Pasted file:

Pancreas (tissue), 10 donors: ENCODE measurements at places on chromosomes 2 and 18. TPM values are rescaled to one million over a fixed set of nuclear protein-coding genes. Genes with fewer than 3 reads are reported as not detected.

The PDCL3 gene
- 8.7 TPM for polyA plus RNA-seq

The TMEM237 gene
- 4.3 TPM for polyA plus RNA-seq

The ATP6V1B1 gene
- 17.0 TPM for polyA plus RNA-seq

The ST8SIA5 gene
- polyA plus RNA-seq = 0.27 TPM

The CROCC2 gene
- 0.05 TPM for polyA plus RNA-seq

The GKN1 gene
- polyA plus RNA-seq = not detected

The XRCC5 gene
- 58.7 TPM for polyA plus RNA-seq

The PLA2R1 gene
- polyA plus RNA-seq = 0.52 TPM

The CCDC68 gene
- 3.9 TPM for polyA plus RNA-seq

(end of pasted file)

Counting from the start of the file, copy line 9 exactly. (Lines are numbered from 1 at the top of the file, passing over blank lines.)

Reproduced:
- polyA plus RNA-seq = 0.27 TPM